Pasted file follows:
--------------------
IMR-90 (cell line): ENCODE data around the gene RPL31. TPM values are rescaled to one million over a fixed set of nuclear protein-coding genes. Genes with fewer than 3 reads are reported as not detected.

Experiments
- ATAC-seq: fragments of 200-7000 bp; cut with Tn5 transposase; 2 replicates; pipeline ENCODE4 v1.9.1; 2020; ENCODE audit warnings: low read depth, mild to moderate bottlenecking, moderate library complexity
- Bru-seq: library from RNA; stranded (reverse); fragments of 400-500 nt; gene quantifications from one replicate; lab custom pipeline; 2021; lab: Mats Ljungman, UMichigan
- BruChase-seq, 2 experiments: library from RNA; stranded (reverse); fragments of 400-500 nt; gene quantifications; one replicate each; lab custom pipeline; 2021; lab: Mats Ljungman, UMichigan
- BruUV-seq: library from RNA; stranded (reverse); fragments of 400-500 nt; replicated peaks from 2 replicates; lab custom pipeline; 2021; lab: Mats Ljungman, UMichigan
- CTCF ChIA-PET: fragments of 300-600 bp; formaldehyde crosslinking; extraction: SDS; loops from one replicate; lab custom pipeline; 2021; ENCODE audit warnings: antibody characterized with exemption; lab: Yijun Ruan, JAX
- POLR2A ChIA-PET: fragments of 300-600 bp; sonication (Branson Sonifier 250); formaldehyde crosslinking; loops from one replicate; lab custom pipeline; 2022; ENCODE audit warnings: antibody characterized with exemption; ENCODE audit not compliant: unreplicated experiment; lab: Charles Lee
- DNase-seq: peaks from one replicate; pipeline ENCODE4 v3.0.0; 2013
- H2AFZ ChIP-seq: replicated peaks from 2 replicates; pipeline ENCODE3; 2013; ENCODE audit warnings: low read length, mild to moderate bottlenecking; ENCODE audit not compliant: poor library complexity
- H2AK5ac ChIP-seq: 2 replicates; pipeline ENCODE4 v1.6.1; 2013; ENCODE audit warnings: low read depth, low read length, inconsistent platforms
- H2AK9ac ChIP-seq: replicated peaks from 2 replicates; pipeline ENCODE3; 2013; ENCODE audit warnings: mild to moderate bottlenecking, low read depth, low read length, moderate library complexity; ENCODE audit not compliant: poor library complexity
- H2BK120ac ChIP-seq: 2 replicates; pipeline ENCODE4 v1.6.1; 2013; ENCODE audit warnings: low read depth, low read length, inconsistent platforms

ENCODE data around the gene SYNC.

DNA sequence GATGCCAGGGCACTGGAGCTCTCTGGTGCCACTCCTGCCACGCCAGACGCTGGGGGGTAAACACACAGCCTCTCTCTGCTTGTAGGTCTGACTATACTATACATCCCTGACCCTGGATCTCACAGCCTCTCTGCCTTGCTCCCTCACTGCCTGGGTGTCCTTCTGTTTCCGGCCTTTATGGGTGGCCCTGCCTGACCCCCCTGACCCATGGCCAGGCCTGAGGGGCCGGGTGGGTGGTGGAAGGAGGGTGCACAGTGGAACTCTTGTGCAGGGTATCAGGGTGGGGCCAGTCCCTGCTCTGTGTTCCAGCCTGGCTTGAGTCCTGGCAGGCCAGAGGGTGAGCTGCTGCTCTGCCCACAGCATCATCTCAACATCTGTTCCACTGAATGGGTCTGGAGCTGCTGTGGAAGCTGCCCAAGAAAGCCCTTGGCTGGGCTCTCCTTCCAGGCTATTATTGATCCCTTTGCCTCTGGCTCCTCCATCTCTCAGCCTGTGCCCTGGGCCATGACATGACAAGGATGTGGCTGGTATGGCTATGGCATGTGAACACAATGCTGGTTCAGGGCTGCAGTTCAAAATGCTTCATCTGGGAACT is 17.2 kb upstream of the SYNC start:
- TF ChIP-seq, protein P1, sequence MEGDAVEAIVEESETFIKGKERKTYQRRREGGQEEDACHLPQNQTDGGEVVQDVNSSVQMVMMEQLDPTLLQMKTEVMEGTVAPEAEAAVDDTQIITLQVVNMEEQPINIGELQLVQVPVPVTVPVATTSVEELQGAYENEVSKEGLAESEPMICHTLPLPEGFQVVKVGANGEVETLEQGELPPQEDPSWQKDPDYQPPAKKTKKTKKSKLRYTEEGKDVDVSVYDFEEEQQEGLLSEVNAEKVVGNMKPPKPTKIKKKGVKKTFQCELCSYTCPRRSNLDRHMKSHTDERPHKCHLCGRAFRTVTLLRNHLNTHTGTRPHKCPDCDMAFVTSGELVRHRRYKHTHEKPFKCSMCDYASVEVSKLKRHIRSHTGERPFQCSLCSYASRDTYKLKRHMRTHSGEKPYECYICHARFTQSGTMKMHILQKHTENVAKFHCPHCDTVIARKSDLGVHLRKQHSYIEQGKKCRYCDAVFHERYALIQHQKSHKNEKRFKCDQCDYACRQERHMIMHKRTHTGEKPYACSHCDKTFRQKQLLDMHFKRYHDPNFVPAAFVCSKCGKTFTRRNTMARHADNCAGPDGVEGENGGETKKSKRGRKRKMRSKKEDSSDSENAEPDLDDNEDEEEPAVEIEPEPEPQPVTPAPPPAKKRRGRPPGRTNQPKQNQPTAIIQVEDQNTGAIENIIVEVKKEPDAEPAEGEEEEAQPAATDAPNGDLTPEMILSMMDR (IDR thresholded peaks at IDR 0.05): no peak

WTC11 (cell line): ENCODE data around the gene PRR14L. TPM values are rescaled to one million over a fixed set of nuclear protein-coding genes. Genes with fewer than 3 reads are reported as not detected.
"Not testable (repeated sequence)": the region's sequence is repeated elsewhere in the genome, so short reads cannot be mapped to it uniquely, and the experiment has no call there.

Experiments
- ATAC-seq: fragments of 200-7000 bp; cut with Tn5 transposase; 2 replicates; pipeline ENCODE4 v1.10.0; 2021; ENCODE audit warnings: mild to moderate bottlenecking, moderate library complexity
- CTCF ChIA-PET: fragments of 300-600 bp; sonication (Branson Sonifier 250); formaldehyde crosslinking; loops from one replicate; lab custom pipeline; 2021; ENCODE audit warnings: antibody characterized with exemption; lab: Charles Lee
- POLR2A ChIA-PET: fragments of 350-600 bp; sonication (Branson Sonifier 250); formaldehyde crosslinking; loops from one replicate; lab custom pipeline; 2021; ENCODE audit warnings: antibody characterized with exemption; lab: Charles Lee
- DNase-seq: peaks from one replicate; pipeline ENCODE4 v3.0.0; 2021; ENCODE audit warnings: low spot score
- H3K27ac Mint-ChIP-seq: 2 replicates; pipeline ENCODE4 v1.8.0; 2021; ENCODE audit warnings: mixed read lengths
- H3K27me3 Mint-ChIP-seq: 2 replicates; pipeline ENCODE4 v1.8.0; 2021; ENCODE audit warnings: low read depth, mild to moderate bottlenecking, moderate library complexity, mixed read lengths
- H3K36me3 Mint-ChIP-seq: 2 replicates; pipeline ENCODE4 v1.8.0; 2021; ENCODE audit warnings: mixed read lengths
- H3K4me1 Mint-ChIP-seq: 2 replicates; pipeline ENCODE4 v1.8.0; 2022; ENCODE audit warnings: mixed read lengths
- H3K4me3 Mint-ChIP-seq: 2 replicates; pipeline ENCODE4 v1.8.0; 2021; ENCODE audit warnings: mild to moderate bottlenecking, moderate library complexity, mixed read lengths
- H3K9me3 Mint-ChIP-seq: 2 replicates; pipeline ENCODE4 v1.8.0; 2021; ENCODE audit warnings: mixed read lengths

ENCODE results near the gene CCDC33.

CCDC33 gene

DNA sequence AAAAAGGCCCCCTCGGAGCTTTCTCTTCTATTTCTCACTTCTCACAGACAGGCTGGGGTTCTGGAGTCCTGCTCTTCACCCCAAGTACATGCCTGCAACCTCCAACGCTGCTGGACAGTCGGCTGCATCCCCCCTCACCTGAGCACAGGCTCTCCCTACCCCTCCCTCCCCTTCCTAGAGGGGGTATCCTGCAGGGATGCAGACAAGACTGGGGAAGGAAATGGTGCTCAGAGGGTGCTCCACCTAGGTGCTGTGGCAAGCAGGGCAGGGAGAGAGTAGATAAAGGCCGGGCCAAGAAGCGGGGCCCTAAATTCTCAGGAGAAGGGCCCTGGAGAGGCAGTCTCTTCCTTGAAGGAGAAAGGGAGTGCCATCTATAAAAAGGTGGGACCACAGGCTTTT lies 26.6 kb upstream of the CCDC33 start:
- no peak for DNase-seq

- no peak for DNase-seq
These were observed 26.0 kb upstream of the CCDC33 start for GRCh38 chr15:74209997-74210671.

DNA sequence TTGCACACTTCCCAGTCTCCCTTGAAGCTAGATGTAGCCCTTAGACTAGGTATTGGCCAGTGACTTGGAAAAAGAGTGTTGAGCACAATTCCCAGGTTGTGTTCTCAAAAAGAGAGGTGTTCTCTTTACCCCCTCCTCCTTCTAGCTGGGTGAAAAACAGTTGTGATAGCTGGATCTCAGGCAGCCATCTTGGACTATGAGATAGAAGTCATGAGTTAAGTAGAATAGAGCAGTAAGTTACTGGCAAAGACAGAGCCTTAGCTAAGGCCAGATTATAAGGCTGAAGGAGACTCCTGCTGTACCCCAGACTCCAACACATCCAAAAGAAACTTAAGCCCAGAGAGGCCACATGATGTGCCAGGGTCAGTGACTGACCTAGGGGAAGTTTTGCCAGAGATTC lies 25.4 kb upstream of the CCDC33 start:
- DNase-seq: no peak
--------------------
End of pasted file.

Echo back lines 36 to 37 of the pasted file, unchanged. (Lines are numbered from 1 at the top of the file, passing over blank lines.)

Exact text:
DNA sequence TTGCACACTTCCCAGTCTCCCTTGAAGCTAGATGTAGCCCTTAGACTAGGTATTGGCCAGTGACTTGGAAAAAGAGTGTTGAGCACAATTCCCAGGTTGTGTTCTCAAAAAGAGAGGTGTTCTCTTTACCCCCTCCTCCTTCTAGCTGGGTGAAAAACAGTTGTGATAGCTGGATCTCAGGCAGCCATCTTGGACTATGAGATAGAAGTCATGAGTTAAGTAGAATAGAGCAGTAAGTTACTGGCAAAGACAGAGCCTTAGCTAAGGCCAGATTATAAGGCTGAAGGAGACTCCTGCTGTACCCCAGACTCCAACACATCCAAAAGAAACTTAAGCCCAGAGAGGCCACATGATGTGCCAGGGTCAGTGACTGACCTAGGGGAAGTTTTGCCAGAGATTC lies 25.4 kb upstream of the CCDC33 start:
- DNase-seq: no peak